NewsCovering California


Pilot in deadly plane crash had false credentials, claimed to be ex-police officer: Sheriff

Posted at 10:56 AM, Feb 05, 2019
and last updated 2019-02-05 13:56:45-05

YORBA LINDA, Calif. (ABC News) — A man alone in a small plane when it crashed into a Southern California house had false Chicago Police Department credentials on him at the time, officials said Tuesday.

The pilot, Antonio Pastini, 75, was killed in the Sunday crash, along with four people in their Yorba Linda home.

After officials from the Orange County Sheriff's Office announced Monday that Pastini was a retired Chicago police officer, the Chicago Police Department told investigators that Pastini was never an officer there, the sheriff's department said.

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It was not immediately clear why Pastini was carrying false police credentials, officials said, adding that Pastini's FAA pilot's license is believed to be accurate.

The Cessna 414A crashed about 10 minutes after taking off from the Fullerton Municipal Airport, National Transportation Safety Board (NTSB) investigator Maja Smith said Monday.

Residents in the area began to panic around 1:45 p.m. when the small plane appeared to break apart midair, scattering debris across the neighborhood, authorities said.

Two people suffered unspecified injuries, officials said.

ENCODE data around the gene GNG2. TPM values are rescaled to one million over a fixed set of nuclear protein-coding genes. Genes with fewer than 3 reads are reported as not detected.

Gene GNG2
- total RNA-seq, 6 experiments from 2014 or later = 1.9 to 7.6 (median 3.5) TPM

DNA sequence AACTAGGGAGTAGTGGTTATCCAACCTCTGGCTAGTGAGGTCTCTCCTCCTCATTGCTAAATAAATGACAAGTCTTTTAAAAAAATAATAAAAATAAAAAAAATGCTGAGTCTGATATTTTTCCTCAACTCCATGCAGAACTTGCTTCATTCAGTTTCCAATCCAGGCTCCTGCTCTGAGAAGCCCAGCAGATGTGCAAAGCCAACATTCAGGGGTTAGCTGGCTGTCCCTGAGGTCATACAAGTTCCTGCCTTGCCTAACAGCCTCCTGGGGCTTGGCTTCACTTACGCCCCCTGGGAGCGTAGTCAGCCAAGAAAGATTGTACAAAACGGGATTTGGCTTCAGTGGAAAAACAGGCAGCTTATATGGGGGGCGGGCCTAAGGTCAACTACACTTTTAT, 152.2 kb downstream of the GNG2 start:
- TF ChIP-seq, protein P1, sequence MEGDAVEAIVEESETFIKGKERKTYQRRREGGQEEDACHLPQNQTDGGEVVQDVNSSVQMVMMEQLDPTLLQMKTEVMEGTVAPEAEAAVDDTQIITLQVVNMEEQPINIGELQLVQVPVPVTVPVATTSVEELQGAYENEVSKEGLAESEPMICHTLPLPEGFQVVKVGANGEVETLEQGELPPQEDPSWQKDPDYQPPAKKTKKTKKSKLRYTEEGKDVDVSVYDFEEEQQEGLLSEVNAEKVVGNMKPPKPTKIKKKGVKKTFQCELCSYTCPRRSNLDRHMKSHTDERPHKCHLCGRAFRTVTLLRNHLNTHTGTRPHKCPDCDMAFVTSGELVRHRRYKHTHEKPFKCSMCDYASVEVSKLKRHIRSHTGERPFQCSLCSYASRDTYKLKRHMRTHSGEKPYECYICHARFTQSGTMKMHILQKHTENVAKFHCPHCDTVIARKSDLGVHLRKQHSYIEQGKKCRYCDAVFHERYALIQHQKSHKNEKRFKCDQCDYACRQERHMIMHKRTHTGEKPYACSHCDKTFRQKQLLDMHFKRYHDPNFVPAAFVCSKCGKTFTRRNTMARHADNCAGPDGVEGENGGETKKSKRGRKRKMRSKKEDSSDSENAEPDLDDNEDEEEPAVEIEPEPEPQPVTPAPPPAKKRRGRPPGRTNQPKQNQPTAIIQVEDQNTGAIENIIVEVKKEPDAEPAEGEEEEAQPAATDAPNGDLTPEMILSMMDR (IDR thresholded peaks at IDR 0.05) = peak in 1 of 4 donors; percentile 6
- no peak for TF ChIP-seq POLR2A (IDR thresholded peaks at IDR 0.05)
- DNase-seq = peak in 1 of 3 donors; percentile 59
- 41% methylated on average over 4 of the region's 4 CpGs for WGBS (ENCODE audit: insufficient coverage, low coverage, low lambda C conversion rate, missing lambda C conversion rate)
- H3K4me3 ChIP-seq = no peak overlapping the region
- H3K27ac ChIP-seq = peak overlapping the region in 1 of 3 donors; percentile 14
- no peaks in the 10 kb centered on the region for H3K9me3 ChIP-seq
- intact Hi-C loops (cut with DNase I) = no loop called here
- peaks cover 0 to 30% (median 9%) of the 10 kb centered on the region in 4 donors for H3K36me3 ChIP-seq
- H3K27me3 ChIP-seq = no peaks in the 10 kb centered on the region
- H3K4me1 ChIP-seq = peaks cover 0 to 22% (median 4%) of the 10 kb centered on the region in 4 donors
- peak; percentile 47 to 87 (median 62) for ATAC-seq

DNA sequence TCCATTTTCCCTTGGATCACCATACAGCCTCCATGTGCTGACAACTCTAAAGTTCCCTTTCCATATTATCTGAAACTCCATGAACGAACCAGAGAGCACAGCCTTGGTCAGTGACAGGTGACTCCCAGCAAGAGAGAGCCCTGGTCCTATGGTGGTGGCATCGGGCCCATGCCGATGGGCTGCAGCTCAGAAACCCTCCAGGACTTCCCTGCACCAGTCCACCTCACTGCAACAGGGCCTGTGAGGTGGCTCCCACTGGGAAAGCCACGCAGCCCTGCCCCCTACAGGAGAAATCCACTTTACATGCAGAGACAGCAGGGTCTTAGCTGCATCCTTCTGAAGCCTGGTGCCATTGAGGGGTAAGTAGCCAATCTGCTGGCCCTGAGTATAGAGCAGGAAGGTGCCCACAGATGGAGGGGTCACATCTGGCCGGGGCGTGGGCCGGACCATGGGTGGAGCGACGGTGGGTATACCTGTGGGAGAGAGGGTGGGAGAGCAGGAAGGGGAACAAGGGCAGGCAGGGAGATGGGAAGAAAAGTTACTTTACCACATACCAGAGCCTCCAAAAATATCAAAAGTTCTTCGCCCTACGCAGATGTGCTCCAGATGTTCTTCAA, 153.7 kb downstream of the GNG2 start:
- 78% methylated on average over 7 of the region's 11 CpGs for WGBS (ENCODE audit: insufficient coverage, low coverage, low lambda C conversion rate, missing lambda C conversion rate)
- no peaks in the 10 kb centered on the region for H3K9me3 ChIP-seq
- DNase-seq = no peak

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Witnesses saw the airplane come out of a cloud at a high speed before the tail and the wings broke off, officials said. Witnesses then saw smoke before a piece of the aircraft struck the home in a fiery crash.

The debris of the crash covered about four blocks, Smith said.

The coroner is still working to identify the four people who died in the home and DNA may have to be used, Orange County Sheriff's Lt. Cory Martino said at a Monday news conference.

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"It sounded like something exploded. It shook our house," Yorba Linda resident John Wolbart told The Associated Press.

Yorba Linda is located about 36 miles southeast of Los Angeles.

Clint Langford, a neighbor, recalled hearing a low rumbling sound that got louder and louder right before the crash.

"It was scary," Langford told the AP. "And then all of a sudden -- boom. It shook the house."

Story courtesy of ABC News.